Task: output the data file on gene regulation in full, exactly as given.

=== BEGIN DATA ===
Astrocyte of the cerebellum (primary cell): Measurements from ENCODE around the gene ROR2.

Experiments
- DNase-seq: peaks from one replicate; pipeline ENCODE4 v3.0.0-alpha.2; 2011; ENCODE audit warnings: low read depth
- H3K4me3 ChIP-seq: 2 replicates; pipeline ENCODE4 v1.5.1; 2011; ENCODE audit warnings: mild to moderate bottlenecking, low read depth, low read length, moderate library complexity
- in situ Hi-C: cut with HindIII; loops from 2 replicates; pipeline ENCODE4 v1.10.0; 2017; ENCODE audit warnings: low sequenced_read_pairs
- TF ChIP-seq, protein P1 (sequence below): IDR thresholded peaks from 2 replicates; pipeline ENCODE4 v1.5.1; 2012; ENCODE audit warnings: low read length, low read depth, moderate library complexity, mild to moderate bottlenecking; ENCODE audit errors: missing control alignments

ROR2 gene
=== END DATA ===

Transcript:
Astrocyte of the cerebellum (primary cell): Measurements from ENCODE around the gene ROR2.

Experiments
- DNase-seq: peaks from one replicate; pipeline ENCODE4 v3.0.0-alpha.2; 2011; ENCODE audit warnings: low read depth
- H3K4me3 ChIP-seq: 2 replicates; pipeline ENCODE4 v1.5.1; 2011; ENCODE audit warnings: mild to moderate bottlenecking, low read depth, low read length, moderate library complexity
- in situ Hi-C: cut with HindIII; loops from 2 replicates; pipeline ENCODE4 v1.10.0; 2017; ENCODE audit warnings: low sequenced_read_pairs
- TF ChIP-seq, protein P1 (sequence below): IDR thresholded peaks from 2 replicates; pipeline ENCODE4 v1.5.1; 2012; ENCODE audit warnings: low read length, low read depth, moderate library complexity, mild to moderate bottlenecking; ENCODE audit errors: missing control alignments

ROR2 gene